Are There Standard Window Sizes?

When you’re shopping for windows for your home, it helps to keep in mind that, which some stores offer custom window sizes and shapes, many outlets stick with a few standard styles for each of their different window selections. That means that if you’re looking for something to outfit your home with today, you might be out of luck if you’re dealing with unusual or irregular window sizes at home. In the world of home building, an irregular window size refers to a whole number measurement value rather than more precise figures. If your window is a standard 3838 or 2020, you may have an easier time of finding a new window in stores. However, don’t fret: Custom windows are easy enough to order in advance as long as you know what you’re looking for. If you want windows that will fit perfectly in your home, here’s what you should know about standard window sizing.

Half Inch Sizing

While most standard window sizes use full numbers, many of the traditional sizes you’ll see, such as 3838 (meaning 3 feet by 8 inches in both length and width) are actually built with an extra ½ inch added to be able to fit a larger number of standard home openings. For windows that are built along standard lines, you may find that you need extra padding in the form of a “shim” which allows you to fit your window in a wider space more easily and snugly while you’re adding extra flashing to keep everything in place. These larger openings also allow for weatherproofing materials to be installed more easily. Standard window measurements are created to fit a “rough” opening, which is good news for homes with window openings that are about a half inch wider or longer. If you’re buying in-store, ask whether or not the standard windows come with rough sizing or if they’re true to size.

Double-Hung Windows

Double-hung windows are a traditional style that you’ll see around the exterior of many older homes. They’re classic, easy to install, and even easier to weatherproof, as opposed to a window that operates outward or from side to side rather than up and down. When buying double-hung windows for your home, it’s important to know that standard measurements begin at 24 inches and end at 48 inches in width. For height, they’ll usually run from 36 to 72 inches. This means that you’ll most likely have an easy time ordering standard double-hung models. Since these windows are one of the more basic options and tend not to come in irregular shapes and sizes, they make a great choice for homeowners who want to keep things classic and don’t want to worry about a security breach. The vertical closure model for double-hung windows makes them easy to lock and protect, even if they’re on the first floor.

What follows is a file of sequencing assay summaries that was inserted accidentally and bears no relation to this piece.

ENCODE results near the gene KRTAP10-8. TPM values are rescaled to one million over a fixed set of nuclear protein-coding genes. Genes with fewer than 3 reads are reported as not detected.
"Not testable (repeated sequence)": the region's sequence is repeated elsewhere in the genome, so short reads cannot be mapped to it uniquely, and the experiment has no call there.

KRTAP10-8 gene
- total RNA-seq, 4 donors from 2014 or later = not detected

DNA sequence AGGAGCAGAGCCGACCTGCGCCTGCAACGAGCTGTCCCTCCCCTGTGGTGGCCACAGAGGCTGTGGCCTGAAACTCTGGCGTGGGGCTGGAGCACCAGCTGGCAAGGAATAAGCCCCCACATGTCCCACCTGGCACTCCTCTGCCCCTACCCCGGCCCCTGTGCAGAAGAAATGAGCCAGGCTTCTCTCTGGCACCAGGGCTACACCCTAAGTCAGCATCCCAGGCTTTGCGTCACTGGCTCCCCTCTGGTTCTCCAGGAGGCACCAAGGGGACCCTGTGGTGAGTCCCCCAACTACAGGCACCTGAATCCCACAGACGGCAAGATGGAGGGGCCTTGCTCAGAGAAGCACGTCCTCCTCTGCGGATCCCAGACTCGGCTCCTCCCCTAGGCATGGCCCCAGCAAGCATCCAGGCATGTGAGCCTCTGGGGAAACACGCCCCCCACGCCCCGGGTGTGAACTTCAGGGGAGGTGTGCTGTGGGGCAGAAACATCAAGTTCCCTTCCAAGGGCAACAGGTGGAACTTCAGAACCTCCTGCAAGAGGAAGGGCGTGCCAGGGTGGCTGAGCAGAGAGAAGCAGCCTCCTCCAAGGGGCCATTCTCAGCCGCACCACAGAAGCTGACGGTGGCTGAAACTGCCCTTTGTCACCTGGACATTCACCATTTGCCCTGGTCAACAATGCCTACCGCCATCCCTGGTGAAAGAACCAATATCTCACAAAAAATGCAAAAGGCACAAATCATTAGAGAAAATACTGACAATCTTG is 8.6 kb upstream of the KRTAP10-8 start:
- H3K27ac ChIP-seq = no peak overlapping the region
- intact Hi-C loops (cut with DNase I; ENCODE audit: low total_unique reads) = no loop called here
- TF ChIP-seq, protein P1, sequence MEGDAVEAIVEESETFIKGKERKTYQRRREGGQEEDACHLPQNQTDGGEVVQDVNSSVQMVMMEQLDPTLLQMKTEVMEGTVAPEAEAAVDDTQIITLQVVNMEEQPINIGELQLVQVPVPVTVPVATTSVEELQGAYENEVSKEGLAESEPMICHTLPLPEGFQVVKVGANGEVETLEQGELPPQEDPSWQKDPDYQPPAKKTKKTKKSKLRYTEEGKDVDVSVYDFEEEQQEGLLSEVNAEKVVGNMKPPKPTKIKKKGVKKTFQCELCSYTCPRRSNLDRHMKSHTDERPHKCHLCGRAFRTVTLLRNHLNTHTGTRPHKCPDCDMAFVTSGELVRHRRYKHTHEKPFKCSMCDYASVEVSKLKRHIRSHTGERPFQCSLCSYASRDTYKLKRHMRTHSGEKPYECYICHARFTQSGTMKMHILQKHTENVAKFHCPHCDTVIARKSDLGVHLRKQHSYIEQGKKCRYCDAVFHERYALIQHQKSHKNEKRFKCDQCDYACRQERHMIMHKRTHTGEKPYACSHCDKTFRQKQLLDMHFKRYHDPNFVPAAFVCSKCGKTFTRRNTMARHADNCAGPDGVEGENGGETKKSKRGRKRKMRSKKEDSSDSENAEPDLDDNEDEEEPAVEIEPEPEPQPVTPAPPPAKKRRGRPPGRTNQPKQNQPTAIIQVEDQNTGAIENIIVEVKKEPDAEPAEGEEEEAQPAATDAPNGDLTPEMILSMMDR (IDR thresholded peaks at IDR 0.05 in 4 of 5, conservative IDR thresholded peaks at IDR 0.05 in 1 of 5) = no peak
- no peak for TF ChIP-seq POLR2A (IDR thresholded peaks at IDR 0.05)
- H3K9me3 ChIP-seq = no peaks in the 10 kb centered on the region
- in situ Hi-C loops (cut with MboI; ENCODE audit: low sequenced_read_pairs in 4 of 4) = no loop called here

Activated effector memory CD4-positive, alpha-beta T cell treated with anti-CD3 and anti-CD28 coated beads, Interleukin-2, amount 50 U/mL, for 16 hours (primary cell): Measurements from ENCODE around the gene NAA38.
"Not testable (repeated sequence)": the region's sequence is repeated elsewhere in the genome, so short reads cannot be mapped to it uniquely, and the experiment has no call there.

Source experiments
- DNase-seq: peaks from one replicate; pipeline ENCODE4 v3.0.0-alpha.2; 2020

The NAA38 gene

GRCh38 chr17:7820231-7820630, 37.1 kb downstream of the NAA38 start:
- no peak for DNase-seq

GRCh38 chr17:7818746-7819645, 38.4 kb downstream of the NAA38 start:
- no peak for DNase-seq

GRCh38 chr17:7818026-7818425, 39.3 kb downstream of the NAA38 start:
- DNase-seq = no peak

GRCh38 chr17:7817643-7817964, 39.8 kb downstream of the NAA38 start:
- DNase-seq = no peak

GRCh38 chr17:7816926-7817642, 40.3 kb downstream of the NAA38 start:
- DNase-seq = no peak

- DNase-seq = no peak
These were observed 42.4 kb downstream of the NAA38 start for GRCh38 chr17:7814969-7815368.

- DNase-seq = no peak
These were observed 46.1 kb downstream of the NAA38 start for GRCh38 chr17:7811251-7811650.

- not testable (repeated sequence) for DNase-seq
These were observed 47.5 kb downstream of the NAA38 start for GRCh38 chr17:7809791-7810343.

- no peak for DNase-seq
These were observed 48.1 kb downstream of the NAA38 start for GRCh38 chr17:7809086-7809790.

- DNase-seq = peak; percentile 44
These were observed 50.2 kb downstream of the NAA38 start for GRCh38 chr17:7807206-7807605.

Picture Windows

When shopping for picture windows, you may have a harder time finding pre-made models to fit your specific space. Since picture windows tend to be larger and come in a variety of shapes and sizes, you’ll be able to choose from a few standard sizes from an 8-foot floor to ceiling model to a smaller 2 foot, 18-inch installation. Since these windows are fixed and aren’t made to open, you may find you have a broader range from which to choose. Keep in mind that picture windows shouldn’t be too large if they’re on the first floor since they could present a security issue. If you’re looking for a picture window effect but want something a bit less open, try installing a bay or bow window in an area that gets a lot of natural sunlight.

Sliding Windows and Casements

Casement windows, which open outward with the help of a central crank device, are one of the more stylish and sophisticated window choices on the market. Popular for use in bathrooms and kitchens, they also tend to come in a smaller range of sizes. This has to do with the fact that casement windows operate using sashes which can’t support too much weight. These windows are made to catch the breeze in a unique way by allowing the air to filter in through the side rather than through a direct forward gust. If you want the same effect but have your heart set on a window size that’s larger than a 2030 measurement, sliding windows could be the answer. They’ll catch the breeze in a similar way while allowing you to go all the way up to a 6040 measurement or larger.


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